They are still a very clean pet all around. Even in their hideout, hamsters keep their pile of food well away from droppings, and only pee in the opposite corner of the cage. As far away from their hideout as possible.

Don’t have any time in your hectic life to groom a pet, or even to take your pet to the groomer? Not to worry, hamsters groom themselves, and they don’t require any baths. Hamsters also do not shed. This is great news for people who have allergies to fur. Over all, you should be safe with a hamster! Your clothes and furniture will not need a regular brushing as well, since there are no stray hamster hairs laying about.

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Disadvantages of a Hamster

Lifestyle:

It should be noted that hamsters live a very nocturnal lifestyle. This means that they are up even in the night. hamsters must have peace and quiet during the day when they sleep. If you disturb them frequently, they can develop health issues and get sick. They also will get aggressive! Since they are nocturnal, they will make noise at night when you are trying to sleep.

Hamsters have a short life span. They only live 2-3 years. This is okay since you will only have your class for one year before receiving new students. However, they may die throughout the year. However, if you can’t make a long commitment to a pet, this characteristic may be appealing.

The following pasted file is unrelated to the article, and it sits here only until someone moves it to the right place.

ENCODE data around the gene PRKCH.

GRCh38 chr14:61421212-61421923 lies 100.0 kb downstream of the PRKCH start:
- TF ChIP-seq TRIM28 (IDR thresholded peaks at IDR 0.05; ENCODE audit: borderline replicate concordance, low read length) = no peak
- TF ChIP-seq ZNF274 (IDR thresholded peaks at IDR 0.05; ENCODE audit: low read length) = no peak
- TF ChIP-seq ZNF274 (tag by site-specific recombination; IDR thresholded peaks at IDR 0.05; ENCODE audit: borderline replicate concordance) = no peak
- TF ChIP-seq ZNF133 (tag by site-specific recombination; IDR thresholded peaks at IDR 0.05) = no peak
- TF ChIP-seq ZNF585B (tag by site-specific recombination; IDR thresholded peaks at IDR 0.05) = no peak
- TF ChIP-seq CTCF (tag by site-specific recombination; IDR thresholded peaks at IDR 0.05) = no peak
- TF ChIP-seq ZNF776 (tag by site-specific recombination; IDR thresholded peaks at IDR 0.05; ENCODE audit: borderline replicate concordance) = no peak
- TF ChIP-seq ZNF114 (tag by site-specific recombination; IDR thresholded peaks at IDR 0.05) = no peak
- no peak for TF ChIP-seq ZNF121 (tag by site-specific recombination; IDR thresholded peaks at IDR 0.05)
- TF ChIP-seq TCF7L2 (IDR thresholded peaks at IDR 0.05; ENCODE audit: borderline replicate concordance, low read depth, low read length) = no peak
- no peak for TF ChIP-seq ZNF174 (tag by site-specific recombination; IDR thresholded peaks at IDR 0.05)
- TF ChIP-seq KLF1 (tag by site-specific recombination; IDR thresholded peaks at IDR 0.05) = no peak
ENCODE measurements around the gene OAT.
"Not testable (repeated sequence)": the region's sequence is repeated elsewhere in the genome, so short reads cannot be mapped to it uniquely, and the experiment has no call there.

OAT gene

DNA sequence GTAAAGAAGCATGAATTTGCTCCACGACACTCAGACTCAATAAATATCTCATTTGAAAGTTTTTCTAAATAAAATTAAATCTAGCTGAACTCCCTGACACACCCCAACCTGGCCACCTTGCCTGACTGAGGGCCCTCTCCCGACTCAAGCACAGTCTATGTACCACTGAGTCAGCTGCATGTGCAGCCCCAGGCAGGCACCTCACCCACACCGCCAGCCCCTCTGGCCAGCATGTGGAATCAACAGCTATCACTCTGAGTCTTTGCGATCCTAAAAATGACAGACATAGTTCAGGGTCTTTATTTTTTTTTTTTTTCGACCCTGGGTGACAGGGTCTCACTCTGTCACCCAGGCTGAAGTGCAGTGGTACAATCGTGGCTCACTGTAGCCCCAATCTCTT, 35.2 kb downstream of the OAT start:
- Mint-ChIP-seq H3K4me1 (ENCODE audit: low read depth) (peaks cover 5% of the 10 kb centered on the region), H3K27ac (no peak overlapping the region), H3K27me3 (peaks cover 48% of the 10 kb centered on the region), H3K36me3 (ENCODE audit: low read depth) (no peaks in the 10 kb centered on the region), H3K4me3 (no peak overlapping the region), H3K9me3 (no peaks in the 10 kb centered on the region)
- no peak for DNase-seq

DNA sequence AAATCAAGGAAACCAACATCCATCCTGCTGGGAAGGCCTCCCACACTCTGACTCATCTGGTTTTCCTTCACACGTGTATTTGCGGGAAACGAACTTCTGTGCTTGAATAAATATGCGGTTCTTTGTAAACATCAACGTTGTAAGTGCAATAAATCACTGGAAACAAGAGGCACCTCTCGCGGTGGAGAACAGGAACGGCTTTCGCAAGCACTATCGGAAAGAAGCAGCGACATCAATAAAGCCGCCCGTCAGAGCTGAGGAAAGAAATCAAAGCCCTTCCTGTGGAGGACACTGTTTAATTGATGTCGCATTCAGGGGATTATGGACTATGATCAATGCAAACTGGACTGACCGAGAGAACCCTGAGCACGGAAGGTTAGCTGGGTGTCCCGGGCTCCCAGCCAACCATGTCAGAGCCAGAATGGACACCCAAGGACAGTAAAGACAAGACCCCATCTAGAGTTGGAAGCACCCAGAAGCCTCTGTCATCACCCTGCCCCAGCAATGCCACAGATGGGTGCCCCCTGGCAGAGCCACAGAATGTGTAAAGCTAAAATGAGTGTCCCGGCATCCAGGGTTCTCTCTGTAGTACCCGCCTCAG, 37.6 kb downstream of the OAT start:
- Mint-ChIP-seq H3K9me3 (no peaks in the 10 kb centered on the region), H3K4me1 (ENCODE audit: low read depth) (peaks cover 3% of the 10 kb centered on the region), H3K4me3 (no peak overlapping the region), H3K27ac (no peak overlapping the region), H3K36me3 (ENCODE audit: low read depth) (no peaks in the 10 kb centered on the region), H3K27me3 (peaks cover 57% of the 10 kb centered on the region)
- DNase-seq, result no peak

Potential Biters: A hamster awakened suddenly from a nap during the day may bite. Therefore, hamsters need to be handled only with adult supervision by children. Hamsters require a gentle touch and may be easily startled by sudden movement and loud noises.The motor skills of children usually not refined enough to make a hamster feel comfortable being handled.

You can always try training your hamster to be less aggressive. Young hamsters are typically easier to hand tame but you can start teaching your hamster not to bite by making sure you don’t startle it. Try not to wake it up and instead entice it to climb onto your hand on its own using a tasty treat. This will gain its trust over time and allow you to pet and hold your hamster while avoid being bitten.

Difficult Personalities: This, combined with the immense amount of energy a hamster has gives you possibly difficult pet. You need a lot of patience. Hamsters are very active and move around alot.